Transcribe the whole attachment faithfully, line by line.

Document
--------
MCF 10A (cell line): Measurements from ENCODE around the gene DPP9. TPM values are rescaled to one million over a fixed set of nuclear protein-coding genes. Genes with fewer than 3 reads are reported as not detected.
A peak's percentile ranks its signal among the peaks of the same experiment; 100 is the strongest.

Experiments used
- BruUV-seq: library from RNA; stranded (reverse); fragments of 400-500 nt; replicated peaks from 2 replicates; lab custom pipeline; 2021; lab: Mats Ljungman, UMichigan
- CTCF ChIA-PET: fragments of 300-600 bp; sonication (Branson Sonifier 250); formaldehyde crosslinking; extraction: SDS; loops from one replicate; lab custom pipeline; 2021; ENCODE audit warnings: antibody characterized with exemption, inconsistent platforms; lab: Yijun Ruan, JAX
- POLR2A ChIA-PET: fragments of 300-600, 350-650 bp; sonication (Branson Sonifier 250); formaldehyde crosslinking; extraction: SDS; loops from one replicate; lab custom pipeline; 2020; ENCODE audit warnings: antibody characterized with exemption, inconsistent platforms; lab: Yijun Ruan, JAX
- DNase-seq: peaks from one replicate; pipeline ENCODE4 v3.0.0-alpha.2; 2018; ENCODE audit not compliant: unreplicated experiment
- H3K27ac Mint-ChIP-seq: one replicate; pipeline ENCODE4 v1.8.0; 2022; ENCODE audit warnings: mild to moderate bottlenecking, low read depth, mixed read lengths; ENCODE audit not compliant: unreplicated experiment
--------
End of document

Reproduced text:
MCF 10A (cell line): Measurements from ENCODE around the gene DPP9. TPM values are rescaled to one million over a fixed set of nuclear protein-coding genes. Genes with fewer than 3 reads are reported as not detected.
A peak's percentile ranks its signal among the peaks of the same experiment; 100 is the strongest.

Experiments used
- BruUV-seq: library from RNA; stranded (reverse); fragments of 400-500 nt; replicated peaks from 2 replicates; lab custom pipeline; 2021; lab: Mats Ljungman, UMichigan
- CTCF ChIA-PET: fragments of 300-600 bp; sonication (Branson Sonifier 250); formaldehyde crosslinking; extraction: SDS; loops from one replicate; lab custom pipeline; 2021; ENCODE audit warnings: antibody characterized with exemption, inconsistent platforms; lab: Yijun Ruan, JAX
- POLR2A ChIA-PET: fragments of 300-600, 350-650 bp; sonication (Branson Sonifier 250); formaldehyde crosslinking; extraction: SDS; loops from one replicate; lab custom pipeline; 2020; ENCODE audit warnings: antibody characterized with exemption, inconsistent platforms; lab: Yijun Ruan, JAX
- DNase-seq: peaks from one replicate; pipeline ENCODE4 v3.0.0-alpha.2; 2018; ENCODE audit not compliant: unreplicated experiment
- H3K27ac Mint-ChIP-seq: one replicate; pipeline ENCODE4 v1.8.0; 2022; ENCODE audit warnings: mild to moderate bottlenecking, low read depth, mixed read lengths; ENCODE audit not compliant: unreplicated experiment